MESA, Ariz. — During a weekend when she yielded her claim as motorsports’ most successful woman, Angelle Sampey certainly didn’t take a back seat.
The three-time NHRA Pro Stock Motorcycle champion made her Top Alcohol Dragster debut during the Oct. 12-15 Stampede of Speed Texas FallNationals – and promptly defeated No. 1 qualifier Mike Coughlin and then beat racing icon Tony Stewart, a class rookie but a three-time winner already this season.
When Sampey announced plans to switch from two wheels to four, she half-jokingly said she wanted to “kick Tony Stewart’s ass.” She checked off a few boxes in a couple of days’ time and closed the event with a semifinal finish.
Houston native Erica Enders claimed the Pro Stock trophy that weekend at Texas Motorplex, breaking a 46-victory tie with Sampey to become motorsports’ most successful woman. Now, that distinction promises to go back and forth between the two close friends, as Sampey has rejuvenated her drag-racing career.
Since the Vance & Hines team, which had long been her nemesis, hired her and then let her go last November, Sampey had started to settle into a niche as ambassador for Mission Foods and its #2Fast2Tasty Challenge.
While once she had grown accustomed to receiving winner’s medals, champion hats and oversized ceremonial checks, she was the one draping beribboned medals around the necks of other racers and posing for promotional photos with other winners.
But the sideline was no place for Sampey and Top Fuel team owner Antron Brown — a three-time champ and former bike competitor himself — recognized that. He tapped her to inaugurate his AB Motorsports Accelerate program. But when he suggested she follow his move and transition from a motorcycle to a car, she resisted.
The conversation went like this:
SAMPEY: I have no desire whatsoever to drive a car. I love motorcycles.
BROWN: What is there left for you to do in the bike class? Why don’t you consider driving a car?
SAMPEY: I just don’t want to.
SAMPEY: I’m afraid of it.
BROWN: What are you afraid of?
SAMPEY: Crashing. Dying.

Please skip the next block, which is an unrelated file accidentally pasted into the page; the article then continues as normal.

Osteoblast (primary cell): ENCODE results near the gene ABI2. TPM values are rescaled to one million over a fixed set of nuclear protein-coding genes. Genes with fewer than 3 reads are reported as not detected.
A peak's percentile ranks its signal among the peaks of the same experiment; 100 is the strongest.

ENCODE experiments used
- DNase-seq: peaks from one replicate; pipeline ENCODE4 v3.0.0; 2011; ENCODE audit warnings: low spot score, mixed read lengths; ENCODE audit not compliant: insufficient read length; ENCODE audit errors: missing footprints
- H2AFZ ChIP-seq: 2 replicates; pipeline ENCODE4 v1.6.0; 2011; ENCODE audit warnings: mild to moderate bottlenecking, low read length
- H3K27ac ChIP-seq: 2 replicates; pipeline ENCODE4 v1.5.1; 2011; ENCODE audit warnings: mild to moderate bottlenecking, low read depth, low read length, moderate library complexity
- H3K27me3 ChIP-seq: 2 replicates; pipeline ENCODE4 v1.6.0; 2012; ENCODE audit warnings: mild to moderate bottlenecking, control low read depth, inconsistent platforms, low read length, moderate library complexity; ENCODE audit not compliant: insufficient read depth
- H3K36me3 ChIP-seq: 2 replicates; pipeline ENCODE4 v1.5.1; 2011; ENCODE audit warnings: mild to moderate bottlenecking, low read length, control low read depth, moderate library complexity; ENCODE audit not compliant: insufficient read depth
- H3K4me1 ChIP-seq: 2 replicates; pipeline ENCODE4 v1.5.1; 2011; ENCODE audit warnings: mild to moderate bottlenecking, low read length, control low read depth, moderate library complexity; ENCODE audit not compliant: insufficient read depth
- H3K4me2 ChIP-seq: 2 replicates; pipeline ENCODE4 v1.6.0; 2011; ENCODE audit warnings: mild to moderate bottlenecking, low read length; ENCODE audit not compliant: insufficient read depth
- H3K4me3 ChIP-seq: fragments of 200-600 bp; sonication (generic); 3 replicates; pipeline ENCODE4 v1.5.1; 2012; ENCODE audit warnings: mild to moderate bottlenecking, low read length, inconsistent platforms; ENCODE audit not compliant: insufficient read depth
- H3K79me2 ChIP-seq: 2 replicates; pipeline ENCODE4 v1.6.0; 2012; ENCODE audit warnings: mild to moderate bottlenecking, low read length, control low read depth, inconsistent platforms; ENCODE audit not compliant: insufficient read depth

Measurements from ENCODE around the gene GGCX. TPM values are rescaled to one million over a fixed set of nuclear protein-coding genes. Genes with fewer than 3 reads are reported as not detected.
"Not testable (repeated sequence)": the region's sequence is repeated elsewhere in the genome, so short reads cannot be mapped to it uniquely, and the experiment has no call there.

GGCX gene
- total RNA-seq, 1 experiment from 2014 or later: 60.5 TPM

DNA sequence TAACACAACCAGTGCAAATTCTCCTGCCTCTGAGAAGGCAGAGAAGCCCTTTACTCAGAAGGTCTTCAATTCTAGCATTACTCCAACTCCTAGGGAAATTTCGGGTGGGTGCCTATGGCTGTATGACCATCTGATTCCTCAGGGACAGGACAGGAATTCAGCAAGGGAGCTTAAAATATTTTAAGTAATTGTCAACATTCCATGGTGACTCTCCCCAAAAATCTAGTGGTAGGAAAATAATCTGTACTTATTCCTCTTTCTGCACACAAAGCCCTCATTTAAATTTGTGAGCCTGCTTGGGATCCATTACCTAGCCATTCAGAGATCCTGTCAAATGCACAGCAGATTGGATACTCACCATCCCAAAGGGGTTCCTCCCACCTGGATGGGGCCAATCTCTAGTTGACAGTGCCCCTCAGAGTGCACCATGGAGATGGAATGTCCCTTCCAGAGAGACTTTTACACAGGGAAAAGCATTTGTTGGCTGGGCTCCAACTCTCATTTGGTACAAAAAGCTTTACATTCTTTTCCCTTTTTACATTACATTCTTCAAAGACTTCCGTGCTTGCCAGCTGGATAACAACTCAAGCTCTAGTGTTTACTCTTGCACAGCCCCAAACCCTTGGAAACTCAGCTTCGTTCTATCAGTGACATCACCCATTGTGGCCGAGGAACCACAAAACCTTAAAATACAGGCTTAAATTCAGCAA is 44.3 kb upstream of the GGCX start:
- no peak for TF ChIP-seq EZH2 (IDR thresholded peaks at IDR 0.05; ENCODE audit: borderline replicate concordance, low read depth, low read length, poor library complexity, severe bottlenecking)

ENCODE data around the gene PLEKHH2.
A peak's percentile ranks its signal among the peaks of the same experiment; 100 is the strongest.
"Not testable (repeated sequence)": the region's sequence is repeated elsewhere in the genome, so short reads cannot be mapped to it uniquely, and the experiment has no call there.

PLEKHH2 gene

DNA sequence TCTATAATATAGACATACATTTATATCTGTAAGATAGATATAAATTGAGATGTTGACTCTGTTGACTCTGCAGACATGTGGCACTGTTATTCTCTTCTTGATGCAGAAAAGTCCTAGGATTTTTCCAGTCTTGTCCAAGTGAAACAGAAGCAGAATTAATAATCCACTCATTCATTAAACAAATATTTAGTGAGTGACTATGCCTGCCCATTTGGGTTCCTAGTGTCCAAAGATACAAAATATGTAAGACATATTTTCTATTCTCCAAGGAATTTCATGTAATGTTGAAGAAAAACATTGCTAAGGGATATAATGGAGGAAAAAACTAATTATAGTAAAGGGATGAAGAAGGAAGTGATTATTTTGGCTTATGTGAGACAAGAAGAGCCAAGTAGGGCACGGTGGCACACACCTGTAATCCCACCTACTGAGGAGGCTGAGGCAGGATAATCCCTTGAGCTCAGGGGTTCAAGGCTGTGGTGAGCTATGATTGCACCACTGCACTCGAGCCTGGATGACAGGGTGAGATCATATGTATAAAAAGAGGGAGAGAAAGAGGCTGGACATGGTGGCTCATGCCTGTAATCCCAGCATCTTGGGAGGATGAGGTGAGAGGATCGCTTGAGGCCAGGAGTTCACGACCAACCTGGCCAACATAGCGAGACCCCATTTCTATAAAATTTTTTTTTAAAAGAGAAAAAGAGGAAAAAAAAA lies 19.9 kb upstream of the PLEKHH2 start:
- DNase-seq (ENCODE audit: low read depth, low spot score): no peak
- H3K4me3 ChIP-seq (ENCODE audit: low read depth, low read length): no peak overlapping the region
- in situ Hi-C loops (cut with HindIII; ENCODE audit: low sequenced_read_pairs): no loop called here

BROWN: Well, let me put it to you this way: When’s the last time you’ve seen somebody fall off of an A/Fuel dragster?
Eventually, Sampey relented.
“He kept pushing and pushing and pushing until finally I said, ‘OK, I’ll try it.’ And then the first test session, I was petrified, literally knees shaking in the car,” she said. “It took the first two runs to finally start calming the shakes. And the third run, we were sitting there waiting to go, and he’s bending over, talking to me in the car, saying, ‘You feeling OK? You ready? You excited?’ And I literally wanted to punch him in his face and say, ‘You need to get away from me right now, because I can’t even believe I’m doing this.’
“But it just took that first day,” Sampey continued. “We did four runs that day and after the fourth run, I was like, ‘Oh my God — I love this.’ I went from literally saying, ‘Oh my God. I’ve got to do this again’ to ‘Oh my God, I can’t wait to do this again.’”
That weekend in Texas, racing in a car Michalek brothers Corey and Kyle loaned her, brought a fresh enthusiasm:
“I have never been so excited to get on the race track ever in my whole career,” Sampey said. “I have been a nervous wreck for 26 years and it’s not until the bike starts that I can start to calm down and get myself out of that. But usually I wake up in the morning and I am nervous and my stomach’s turning, because all I can think about is how bad I want to win, and ‘Don’t screw this up.’”
That first weekend in the dragster, Sampey said, “I woke up two hours earlier than I wanted to, and I was so excited to get to the race track and couldn’t wait to get in the car. And when I got in the car today, there were no nerves. It was all happy, all fun. I am so happy to be here. I haven’t felt that in a long time.”
Sampey was scheduled to race again at The Strip at Las Vegas Motor Speedway and, eventually, she plans to step up to a Top Fuel dragster.
This story appeared in the Nov 15, 2023, edition of the SPEED SPORT Insider.